Mes voeux … et ceux du président
Happy New Year to faithful readers of this blog. President Macron delivered his New Year’s address to the French a couple of hours ago, and it seems that he has decided to stand droit dans ses bottes, as Alain Juppé tried to do in 1995. He has thrown down a gauntlet to opponents of his pension reform plan and signaled to the government that he expects it to stand firm. There was no concession whatsoever, not even on the âge pivot, which many observers, including me, thought he did not regard as primary.
Of course, this may have been a tactical move. It does not rule out a concession at a later stage. The calculation may be that if anyone must beat a retreat, it should be the prime minister, not the president. But it may also mean that Macron, if he is to go down, is prepared to go down swinging.
A word on the staging: the president was literally droit dans ses bottes, or at any rate dans ses pompes. He stood directly in front of the camera, with a fountain in the Elysée garden spouting behind him. Throughout his presidency, he has varied the mise en scène of these formal addresses to the French. Tonight’s setting seemed designed to present a president unafraid of the looming confrontation despite the already long strike and fraying nerves of a public deprived for a month of most public transportation. It was far from his best speech, but he showed no sign of lacking determination. Mélenchon promptly, and with characteristic dramatic overstatement, labeled the speech a “declaration of war.” It wasn’t that, but it certainly wasn’t a proposal of peace either. The new year should be interesting.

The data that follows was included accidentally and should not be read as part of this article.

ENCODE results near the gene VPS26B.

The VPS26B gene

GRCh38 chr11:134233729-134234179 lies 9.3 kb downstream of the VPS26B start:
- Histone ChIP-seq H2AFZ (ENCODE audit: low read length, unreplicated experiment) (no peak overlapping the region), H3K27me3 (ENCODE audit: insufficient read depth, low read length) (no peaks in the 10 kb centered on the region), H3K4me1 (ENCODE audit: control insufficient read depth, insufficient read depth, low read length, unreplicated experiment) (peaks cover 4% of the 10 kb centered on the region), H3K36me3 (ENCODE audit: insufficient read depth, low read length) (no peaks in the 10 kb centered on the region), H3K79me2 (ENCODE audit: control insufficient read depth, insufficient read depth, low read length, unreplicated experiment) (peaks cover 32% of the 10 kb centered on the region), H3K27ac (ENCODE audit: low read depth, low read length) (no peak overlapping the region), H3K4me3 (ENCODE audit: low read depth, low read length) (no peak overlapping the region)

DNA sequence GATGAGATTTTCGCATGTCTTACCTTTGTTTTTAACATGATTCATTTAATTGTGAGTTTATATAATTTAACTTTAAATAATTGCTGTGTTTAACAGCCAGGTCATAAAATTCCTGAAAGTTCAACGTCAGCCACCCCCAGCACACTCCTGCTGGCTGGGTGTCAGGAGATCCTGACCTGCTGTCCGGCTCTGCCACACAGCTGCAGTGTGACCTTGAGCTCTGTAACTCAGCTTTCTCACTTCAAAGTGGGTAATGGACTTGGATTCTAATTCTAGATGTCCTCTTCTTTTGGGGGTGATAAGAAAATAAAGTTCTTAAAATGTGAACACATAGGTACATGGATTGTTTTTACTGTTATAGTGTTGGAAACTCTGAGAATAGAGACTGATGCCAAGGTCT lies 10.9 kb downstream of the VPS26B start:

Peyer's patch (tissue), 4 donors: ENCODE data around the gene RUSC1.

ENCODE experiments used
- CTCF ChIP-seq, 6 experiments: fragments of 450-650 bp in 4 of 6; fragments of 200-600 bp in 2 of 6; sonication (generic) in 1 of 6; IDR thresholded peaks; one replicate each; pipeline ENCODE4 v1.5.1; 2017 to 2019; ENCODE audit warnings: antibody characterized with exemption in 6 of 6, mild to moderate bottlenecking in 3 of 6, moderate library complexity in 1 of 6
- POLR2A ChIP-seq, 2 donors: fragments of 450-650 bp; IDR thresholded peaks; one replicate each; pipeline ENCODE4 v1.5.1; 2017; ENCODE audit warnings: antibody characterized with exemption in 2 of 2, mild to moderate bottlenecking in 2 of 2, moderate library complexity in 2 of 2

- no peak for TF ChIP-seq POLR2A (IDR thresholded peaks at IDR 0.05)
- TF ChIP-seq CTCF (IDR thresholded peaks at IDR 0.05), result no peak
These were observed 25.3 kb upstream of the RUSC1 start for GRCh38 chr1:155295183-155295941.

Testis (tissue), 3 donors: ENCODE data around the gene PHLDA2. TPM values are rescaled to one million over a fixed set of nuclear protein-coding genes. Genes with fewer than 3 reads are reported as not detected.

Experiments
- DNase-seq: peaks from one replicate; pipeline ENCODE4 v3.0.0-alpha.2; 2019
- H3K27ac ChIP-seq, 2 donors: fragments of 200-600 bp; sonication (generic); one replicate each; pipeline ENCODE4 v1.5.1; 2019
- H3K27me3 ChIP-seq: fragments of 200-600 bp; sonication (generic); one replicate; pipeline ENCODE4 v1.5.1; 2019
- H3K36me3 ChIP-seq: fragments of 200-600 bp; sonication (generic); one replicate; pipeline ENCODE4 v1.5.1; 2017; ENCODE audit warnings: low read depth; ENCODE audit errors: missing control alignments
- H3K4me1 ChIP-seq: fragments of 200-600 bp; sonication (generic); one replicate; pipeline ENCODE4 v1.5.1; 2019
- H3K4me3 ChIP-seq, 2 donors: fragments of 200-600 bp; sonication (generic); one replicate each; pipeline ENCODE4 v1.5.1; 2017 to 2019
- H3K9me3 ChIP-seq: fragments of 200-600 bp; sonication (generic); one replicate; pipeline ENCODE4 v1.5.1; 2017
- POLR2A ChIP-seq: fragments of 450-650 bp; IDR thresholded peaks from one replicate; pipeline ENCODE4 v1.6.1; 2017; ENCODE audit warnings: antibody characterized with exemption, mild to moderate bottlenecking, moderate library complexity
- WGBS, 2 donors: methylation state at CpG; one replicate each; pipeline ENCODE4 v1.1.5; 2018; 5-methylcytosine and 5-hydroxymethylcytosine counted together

Photo Credit: Elvie S, via Unsplash.
A happy and interesting new year!
Thank you for taking the time to write the blog, which I hope will continue for many years! Bonne Annee!
Vis-a-vis Macron, I do not think he had much to gain by making concessions in the New Year’s address –or in any other venue, frankly. The “grevistes” are baying for his blood, and his supporters such as they are –the “silent majority” the polls don’t capture as Eric Brunet insists– or a much smaller group– will be disgusted if the President Macron relents, and France returns to “immobilisme”.
I perceive Macron to be someone who will go down swinging: love him, hate him, he seems ready to take the consequences of the program he thinks is best for France going forward. He has my respect for that.